BELIZE – THE BEGINNING

We arrived in Belize City around 11 am on a Friday.  We cleared customs smoothly and walked across the airport parking lot to the car rental offices.  They were small, with only one attendant for three different rental companies.  We advised the woman working that we had a reservation and she replied, “You are early and the car isn’t ready yet.  Do you mind waiting?”  Cars are so few and far between in Belize that there were probably only three or four cars available for rent.  We chatted with her while we waited and learned that Belize only has four stoplights.  Not Belize City.  Belize.  As in the whole country.  She also told us to be careful not to get onto the Old Coastal Highway when we drove to Placencia (where we were headed that night) as it was a long, dirt road with no where to stop and the ride was very, very rough.

The car was ready soon and we headed into Belize City for lunch and pictures with the relatively new BELIZE sign.  We didn’t have a lot of time to spare as we had to make it to Placencia before 4 pm, which was about a three hour drive.  We were planning on doing a few scuba dives the next day and needed to make a reservation with a local dive shop.  Unfortunately, the dive shops won’t take reservations online or over the phone; you have to make them in person.  I had a few places spotted, but there was no guarantee that they would have availability, so time was of the essence.  I put the address into the ‘Maps with Me’ app and we were on our way.

About an hour into the drive, we turned onto Manatee Highway, which soon turned to a dirt road.  I think we both thought it was just a short section of the road that would be dirt, and didn’t think much about it.  But about five miles in, we realized that we had a long way to go on this rock and dirt path.  We spent over two hours driving on this road, passing only three cars, and not a single dwelling or building.  We later learned that this was in fact the Old Coastal Highway we had been warned about.  Whoops!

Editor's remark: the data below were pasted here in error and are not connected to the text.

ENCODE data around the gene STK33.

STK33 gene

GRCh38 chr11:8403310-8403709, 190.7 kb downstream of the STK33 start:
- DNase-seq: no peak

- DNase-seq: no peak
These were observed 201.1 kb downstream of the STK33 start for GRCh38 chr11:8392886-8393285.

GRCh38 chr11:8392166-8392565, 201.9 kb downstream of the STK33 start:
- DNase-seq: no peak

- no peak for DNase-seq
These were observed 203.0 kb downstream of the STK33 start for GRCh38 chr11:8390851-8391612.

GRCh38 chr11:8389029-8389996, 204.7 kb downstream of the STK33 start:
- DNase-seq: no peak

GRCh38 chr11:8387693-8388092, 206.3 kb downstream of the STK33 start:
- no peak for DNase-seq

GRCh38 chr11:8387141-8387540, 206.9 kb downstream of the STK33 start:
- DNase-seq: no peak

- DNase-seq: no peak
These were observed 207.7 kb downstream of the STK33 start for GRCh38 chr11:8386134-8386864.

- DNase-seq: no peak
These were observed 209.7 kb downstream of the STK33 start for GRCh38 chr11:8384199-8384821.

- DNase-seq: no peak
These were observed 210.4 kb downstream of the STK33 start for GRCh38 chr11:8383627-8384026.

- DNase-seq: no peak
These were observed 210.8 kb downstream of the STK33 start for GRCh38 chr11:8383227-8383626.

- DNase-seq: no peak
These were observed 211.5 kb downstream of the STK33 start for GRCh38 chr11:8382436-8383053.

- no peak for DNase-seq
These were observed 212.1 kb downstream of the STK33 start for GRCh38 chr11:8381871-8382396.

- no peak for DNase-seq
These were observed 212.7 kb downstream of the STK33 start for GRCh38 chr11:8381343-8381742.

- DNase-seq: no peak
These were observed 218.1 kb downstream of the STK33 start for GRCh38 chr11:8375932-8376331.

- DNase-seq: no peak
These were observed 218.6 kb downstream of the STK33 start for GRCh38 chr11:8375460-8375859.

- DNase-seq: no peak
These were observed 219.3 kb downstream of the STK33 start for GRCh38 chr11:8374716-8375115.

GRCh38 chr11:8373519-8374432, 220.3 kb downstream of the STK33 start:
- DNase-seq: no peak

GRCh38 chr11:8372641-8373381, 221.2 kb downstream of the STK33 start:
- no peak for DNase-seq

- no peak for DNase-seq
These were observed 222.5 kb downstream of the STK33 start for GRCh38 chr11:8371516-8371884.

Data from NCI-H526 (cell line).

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We arrived in Hopkins first.  One of the dive shops was located here and we checked to see if they had room the next day for us to dive.  Nope.  That one wasn’t an option.  Back in the car and into Placencia we went.  Placencia is a very narrow peninsula off the coast of Belize, about a half mile wide and ten miles long.  Our hotel was halfway down the peninsula and we stopped to check in and see if they had any diving the next day.  Nope.  They didn’t have any openings either.  We drove another five miles down the peninsula, including a curvy road that drove around the Placencia airport, with needles that would stop traffic when small propellor planes were taking off and landing, so as not to collide with the planes.

We arrived at Splash Dive and a few minutes later found ourselves signing waivers and providing contact info for our dive the next morning.  It was really happening.  And I was scared shitless yet again.

As we drove back to the hotel, I told Tony that I was really nervous and almost wanted to back out.  “You?  But you’re such an adventure seeker.  Why are you scared?”  We talked in length about the fact that I loved adventure but many, many times I had to force myself into doing things that scared me.  I explained that I feel so lucky that I am able to do things, albeit hard at times, that I can’t just sit back and not do them.  I, at the time of signing up for things, often hate that I push myself to such discomfort, but always, in the end, have a feeling that can only be accomplished from very specific adrenaline rushes.  And so I fought the nerves and knew I would be jumping into the Atlantic Ocean the next day.

We woke up early and packed our bags (we were heading to San Ignacio that night) and had breakfast on the beach.  It really should have been a very calming moment for me, but I was so incredibly anxious that I was just going through the motions.  I couldn’t stop thinking about everything that could go wrong.  What if I couldn’t get my buoyancy under control and I just sunk straight to the bottom, hitting a wall of coral reef that’s as sharp as razor blades?  What if I sank too far, beyond what I was trained to do?  What if I got sick on the boat ride to the dive site?  Well, forget that, I was going to make myself sick just thinking about everything that could go wrong.  Heck, I was halfway there already, feeling my heart beat stressfully as we drove to the dive shop.  I was in utter silence.  I didn’t want to talk to anyone and I didn’t want to think about this.  I wanted to get it over with.